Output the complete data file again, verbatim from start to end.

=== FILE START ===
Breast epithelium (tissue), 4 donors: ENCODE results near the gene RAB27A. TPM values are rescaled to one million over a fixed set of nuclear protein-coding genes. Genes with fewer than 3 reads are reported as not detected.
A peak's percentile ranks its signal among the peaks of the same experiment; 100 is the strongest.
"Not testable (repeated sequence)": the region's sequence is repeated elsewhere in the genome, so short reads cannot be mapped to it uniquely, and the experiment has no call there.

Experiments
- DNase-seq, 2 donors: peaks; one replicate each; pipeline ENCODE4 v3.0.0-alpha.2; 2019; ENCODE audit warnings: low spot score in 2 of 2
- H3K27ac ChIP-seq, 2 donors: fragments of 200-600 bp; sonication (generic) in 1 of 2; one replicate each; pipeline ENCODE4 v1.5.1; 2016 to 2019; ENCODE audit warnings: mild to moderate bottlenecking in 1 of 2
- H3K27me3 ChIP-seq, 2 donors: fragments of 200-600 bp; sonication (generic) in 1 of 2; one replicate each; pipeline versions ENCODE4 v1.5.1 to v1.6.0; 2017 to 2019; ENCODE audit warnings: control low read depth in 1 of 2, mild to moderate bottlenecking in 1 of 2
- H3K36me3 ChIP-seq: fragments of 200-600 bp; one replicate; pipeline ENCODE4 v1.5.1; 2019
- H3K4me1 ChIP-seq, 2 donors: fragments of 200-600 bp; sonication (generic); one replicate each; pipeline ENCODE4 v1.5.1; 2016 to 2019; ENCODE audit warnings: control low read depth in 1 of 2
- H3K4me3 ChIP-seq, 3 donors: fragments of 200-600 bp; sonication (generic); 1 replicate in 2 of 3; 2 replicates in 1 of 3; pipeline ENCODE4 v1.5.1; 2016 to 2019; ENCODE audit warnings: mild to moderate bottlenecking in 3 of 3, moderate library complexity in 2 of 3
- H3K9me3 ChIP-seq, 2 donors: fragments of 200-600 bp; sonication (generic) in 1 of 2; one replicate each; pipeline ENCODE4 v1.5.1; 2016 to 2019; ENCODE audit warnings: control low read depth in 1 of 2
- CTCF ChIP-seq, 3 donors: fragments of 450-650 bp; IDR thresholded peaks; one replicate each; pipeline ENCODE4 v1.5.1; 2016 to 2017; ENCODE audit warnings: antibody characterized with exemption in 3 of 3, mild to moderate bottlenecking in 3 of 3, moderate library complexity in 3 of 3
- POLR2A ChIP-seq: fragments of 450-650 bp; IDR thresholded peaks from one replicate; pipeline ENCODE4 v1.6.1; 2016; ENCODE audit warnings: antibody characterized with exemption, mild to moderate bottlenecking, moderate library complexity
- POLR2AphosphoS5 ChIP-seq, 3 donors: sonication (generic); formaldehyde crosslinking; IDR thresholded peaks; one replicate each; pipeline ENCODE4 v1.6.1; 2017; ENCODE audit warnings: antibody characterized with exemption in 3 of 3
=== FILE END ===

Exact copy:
Breast epithelium (tissue), 4 donors: ENCODE results near the gene RAB27A. TPM values are rescaled to one million over a fixed set of nuclear protein-coding genes. Genes with fewer than 3 reads are reported as not detected.
A peak's percentile ranks its signal among the peaks of the same experiment; 100 is the strongest.
"Not testable (repeated sequence)": the region's sequence is repeated elsewhere in the genome, so short reads cannot be mapped to it uniquely, and the experiment has no call there.

Experiments
- DNase-seq, 2 donors: peaks; one replicate each; pipeline ENCODE4 v3.0.0-alpha.2; 2019; ENCODE audit warnings: low spot score in 2 of 2
- H3K27ac ChIP-seq, 2 donors: fragments of 200-600 bp; sonication (generic) in 1 of 2; one replicate each; pipeline ENCODE4 v1.5.1; 2016 to 2019; ENCODE audit warnings: mild to moderate bottlenecking in 1 of 2
- H3K27me3 ChIP-seq, 2 donors: fragments of 200-600 bp; sonication (generic) in 1 of 2; one replicate each; pipeline versions ENCODE4 v1.5.1 to v1.6.0; 2017 to 2019; ENCODE audit warnings: control low read depth in 1 of 2, mild to moderate bottlenecking in 1 of 2
- H3K36me3 ChIP-seq: fragments of 200-600 bp; one replicate; pipeline ENCODE4 v1.5.1; 2019
- H3K4me1 ChIP-seq, 2 donors: fragments of 200-600 bp; sonication (generic); one replicate each; pipeline ENCODE4 v1.5.1; 2016 to 2019; ENCODE audit warnings: control low read depth in 1 of 2
- H3K4me3 ChIP-seq, 3 donors: fragments of 200-600 bp; sonication (generic); 1 replicate in 2 of 3; 2 replicates in 1 of 3; pipeline ENCODE4 v1.5.1; 2016 to 2019; ENCODE audit warnings: mild to moderate bottlenecking in 3 of 3, moderate library complexity in 2 of 3
- H3K9me3 ChIP-seq, 2 donors: fragments of 200-600 bp; sonication (generic) in 1 of 2; one replicate each; pipeline ENCODE4 v1.5.1; 2016 to 2019; ENCODE audit warnings: control low read depth in 1 of 2
- CTCF ChIP-seq, 3 donors: fragments of 450-650 bp; IDR thresholded peaks; one replicate each; pipeline ENCODE4 v1.5.1; 2016 to 2017; ENCODE audit warnings: antibody characterized with exemption in 3 of 3, mild to moderate bottlenecking in 3 of 3, moderate library complexity in 3 of 3
- POLR2A ChIP-seq: fragments of 450-650 bp; IDR thresholded peaks from one replicate; pipeline ENCODE4 v1.6.1; 2016; ENCODE audit warnings: antibody characterized with exemption, mild to moderate bottlenecking, moderate library complexity
- POLR2AphosphoS5 ChIP-seq, 3 donors: sonication (generic); formaldehyde crosslinking; IDR thresholded peaks; one replicate each; pipeline ENCODE4 v1.6.1; 2017; ENCODE audit warnings: antibody characterized with exemption in 3 of 3